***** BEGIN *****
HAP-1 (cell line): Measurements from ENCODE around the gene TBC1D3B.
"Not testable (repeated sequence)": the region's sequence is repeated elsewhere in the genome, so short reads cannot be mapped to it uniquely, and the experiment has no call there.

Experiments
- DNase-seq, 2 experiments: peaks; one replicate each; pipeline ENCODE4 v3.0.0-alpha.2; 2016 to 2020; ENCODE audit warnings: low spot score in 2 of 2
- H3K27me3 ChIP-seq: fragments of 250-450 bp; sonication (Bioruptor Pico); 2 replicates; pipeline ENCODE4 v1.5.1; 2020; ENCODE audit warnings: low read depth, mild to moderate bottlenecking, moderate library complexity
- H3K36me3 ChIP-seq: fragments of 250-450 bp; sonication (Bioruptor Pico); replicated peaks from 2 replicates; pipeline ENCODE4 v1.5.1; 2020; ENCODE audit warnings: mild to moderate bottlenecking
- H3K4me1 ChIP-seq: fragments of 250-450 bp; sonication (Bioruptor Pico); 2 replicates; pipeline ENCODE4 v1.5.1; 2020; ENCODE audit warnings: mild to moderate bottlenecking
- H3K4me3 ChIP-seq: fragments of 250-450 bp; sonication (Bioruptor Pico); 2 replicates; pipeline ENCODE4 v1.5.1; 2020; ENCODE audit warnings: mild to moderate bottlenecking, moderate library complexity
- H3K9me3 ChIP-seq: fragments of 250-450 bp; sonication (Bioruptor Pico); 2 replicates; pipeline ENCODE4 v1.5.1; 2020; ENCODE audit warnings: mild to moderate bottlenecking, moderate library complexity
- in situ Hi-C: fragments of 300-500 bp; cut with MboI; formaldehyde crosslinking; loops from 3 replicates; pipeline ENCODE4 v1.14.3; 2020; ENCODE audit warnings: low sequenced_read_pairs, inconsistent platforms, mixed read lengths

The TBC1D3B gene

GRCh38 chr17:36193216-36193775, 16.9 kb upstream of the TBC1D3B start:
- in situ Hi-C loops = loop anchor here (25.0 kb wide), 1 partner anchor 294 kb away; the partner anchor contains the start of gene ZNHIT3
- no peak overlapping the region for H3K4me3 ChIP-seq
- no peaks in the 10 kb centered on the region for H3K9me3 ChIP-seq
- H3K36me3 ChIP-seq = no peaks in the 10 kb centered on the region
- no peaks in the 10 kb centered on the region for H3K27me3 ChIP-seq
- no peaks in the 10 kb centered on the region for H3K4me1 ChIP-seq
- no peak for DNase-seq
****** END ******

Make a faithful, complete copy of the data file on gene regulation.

HAP-1 (cell line): Measurements from ENCODE around the gene TBC1D3B.
"Not testable (repeated sequence)": the region's sequence is repeated elsewhere in the genome, so short reads cannot be mapped to it uniquely, and the experiment has no call there.

Experiments
- DNase-seq, 2 experiments: peaks; one replicate each; pipeline ENCODE4 v3.0.0-alpha.2; 2016 to 2020; ENCODE audit warnings: low spot score in 2 of 2
- H3K27me3 ChIP-seq: fragments of 250-450 bp; sonication (Bioruptor Pico); 2 replicates; pipeline ENCODE4 v1.5.1; 2020; ENCODE audit warnings: low read depth, mild to moderate bottlenecking, moderate library complexity
- H3K36me3 ChIP-seq: fragments of 250-450 bp; sonication (Bioruptor Pico); replicated peaks from 2 replicates; pipeline ENCODE4 v1.5.1; 2020; ENCODE audit warnings: mild to moderate bottlenecking
- H3K4me1 ChIP-seq: fragments of 250-450 bp; sonication (Bioruptor Pico); 2 replicates; pipeline ENCODE4 v1.5.1; 2020; ENCODE audit warnings: mild to moderate bottlenecking
- H3K4me3 ChIP-seq: fragments of 250-450 bp; sonication (Bioruptor Pico); 2 replicates; pipeline ENCODE4 v1.5.1; 2020; ENCODE audit warnings: mild to moderate bottlenecking, moderate library complexity
- H3K9me3 ChIP-seq: fragments of 250-450 bp; sonication (Bioruptor Pico); 2 replicates; pipeline ENCODE4 v1.5.1; 2020; ENCODE audit warnings: mild to moderate bottlenecking, moderate library complexity
- in situ Hi-C: fragments of 300-500 bp; cut with MboI; formaldehyde crosslinking; loops from 3 replicates; pipeline ENCODE4 v1.14.3; 2020; ENCODE audit warnings: low sequenced_read_pairs, inconsistent platforms, mixed read lengths

The TBC1D3B gene

GRCh38 chr17:36193216-36193775, 16.9 kb upstream of the TBC1D3B start:
- in situ Hi-C loops = loop anchor here (25.0 kb wide), 1 partner anchor 294 kb away; the partner anchor contains the start of gene ZNHIT3
- no peak overlapping the region for H3K4me3 ChIP-seq
- no peaks in the 10 kb centered on the region for H3K9me3 ChIP-seq
- H3K36me3 ChIP-seq = no peaks in the 10 kb centered on the region
- no peaks in the 10 kb centered on the region for H3K27me3 ChIP-seq
- no peaks in the 10 kb centered on the region for H3K4me1 ChIP-seq
- no peak for DNase-seq